- EPA partnership programs. EPA's Waste Minimization Program seeks to reduce or eliminate waste in manufacturing in the United States. Chemical management services provide business model in which a customer reduces chemical use and cost by purchasing chemical services rather than just chemicals. WasteWise targets the reduction of municipal solid waste and select industrial wastes through tools such as waste assessments and tracking. The Federal Electronics Challenge encourages federal facilities and agencies to: purchase greener electronic products, reduce impacts of electronic products during use, and manage obsolete electronics in an environmentally safe way. Plug-In to e-Cycling is a partnership between EPA and consumer electronics manufacturers and retailers to offer consumers more opportunities to donate or recycle - to "eCycle" - their used electronics. The Coal Combustion Product Partnership is a cooperative effort between the EPA, other U.S. government agencies, and private associations to help promote the beneficial use of coal combustion products. In Recycle on the Go, EPA is partnering with government agencies and businesses to introduce recycling programs where large numbers of people gather, such as parks, stadiums, transportation hubs, and shopping centers. The EPA Design for the Environment (DfE) Program works with individual industry sectors to reduce human health and environmental risks and costs of existing and alternative products, processes, and practices - e.g., by using green chemistry principles. The Green Suppliers Network is a collaborative venture among industry, the EPA and the Department of Commerce to engage their small and medium-sized suppliers in low-cost technical reviews that focus on process improvement and waste minimization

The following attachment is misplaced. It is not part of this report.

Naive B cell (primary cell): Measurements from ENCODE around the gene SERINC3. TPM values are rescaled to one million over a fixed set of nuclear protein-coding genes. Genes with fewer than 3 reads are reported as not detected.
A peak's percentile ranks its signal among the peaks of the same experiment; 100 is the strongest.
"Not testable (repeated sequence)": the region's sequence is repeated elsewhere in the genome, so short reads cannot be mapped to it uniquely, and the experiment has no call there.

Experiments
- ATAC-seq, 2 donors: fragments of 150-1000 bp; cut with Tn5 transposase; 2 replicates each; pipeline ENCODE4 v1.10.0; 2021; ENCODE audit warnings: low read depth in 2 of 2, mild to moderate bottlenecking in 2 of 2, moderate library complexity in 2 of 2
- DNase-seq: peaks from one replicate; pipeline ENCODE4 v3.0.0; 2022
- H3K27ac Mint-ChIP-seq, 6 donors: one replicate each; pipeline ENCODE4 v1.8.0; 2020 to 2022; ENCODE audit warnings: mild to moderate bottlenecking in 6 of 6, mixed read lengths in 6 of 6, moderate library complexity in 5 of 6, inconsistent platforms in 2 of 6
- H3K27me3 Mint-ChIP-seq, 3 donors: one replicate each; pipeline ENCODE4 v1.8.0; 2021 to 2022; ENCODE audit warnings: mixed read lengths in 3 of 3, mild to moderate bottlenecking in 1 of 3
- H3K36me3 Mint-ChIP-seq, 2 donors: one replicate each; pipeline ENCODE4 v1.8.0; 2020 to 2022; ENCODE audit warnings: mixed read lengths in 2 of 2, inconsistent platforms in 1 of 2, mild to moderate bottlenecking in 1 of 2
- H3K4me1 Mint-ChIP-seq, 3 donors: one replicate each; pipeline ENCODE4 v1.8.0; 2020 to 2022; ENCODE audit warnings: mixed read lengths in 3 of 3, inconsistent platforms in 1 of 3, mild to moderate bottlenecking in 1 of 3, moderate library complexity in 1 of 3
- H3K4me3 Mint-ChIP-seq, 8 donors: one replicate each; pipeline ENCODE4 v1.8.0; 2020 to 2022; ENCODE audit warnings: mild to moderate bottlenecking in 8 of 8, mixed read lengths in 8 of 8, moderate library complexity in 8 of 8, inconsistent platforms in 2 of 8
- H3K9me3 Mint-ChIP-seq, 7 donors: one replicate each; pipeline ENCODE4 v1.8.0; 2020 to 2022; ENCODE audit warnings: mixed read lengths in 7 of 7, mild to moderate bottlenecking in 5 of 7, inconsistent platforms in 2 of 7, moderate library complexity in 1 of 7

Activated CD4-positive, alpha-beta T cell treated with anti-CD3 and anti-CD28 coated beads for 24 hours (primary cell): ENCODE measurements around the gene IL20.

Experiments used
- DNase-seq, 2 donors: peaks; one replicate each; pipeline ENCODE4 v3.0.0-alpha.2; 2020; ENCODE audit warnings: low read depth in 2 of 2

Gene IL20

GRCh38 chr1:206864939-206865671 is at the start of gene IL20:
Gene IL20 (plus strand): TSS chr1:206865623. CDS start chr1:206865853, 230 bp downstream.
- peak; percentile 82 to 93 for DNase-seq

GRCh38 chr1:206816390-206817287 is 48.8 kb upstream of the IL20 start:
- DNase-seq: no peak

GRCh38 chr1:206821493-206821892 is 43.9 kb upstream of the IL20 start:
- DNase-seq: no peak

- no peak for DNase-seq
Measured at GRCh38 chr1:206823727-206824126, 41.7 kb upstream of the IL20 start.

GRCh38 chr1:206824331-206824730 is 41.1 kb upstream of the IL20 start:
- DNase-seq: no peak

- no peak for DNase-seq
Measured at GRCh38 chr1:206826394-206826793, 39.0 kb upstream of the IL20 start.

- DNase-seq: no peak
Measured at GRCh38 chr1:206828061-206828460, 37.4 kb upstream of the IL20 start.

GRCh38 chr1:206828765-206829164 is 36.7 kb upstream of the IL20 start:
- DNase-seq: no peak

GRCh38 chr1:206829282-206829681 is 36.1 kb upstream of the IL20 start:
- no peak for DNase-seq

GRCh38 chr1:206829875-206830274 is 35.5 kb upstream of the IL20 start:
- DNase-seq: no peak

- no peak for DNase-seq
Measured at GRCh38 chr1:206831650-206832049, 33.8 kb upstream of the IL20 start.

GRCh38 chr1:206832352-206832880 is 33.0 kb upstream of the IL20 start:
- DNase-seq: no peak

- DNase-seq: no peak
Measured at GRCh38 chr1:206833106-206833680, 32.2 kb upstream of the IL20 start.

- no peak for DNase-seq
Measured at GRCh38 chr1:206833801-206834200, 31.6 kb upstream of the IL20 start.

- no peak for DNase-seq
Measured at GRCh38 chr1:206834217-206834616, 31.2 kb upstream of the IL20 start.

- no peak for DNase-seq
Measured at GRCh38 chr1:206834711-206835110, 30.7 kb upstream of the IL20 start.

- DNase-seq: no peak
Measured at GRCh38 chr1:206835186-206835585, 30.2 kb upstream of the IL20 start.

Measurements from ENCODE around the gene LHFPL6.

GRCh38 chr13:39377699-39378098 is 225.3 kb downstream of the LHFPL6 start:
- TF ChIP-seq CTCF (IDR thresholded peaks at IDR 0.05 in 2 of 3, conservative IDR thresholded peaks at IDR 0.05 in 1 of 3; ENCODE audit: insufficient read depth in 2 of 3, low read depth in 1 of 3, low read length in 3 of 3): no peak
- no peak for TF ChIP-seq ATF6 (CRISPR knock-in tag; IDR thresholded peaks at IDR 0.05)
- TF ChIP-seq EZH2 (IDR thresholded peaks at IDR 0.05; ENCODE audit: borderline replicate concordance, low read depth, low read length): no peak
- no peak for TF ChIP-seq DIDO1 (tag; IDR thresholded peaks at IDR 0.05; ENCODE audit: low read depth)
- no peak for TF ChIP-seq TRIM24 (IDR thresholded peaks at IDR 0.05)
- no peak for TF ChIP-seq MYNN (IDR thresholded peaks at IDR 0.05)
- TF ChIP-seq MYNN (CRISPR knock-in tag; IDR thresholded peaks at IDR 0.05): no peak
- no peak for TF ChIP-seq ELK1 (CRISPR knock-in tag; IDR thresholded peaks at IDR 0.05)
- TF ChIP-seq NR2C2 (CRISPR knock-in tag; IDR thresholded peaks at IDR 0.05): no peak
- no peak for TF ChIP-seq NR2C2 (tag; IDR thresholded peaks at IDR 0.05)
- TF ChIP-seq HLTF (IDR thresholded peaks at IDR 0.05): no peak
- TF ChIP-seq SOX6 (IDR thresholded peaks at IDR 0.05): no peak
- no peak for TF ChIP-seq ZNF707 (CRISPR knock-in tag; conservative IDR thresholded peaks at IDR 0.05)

Similarly, "cradle-to-cradle" approaches to materials management are promoted on web pages developed by a number of U.S. States. Some examples include:
- Minnesota - product stewardship
- Washington - product stewardship
- New Jersey - product stewardship
- New York - product stewardship/extended producer responsibility
- Louisiana - reduce, reuse, recycle
- Utah - green choices: the 3rs
- Montana - reducing reusing and recycling in State government
- Massachusetts - reduce, reuse, recycle
- Vermont - reduce, reuse, recycle
- California - reduce reuse recycle web sites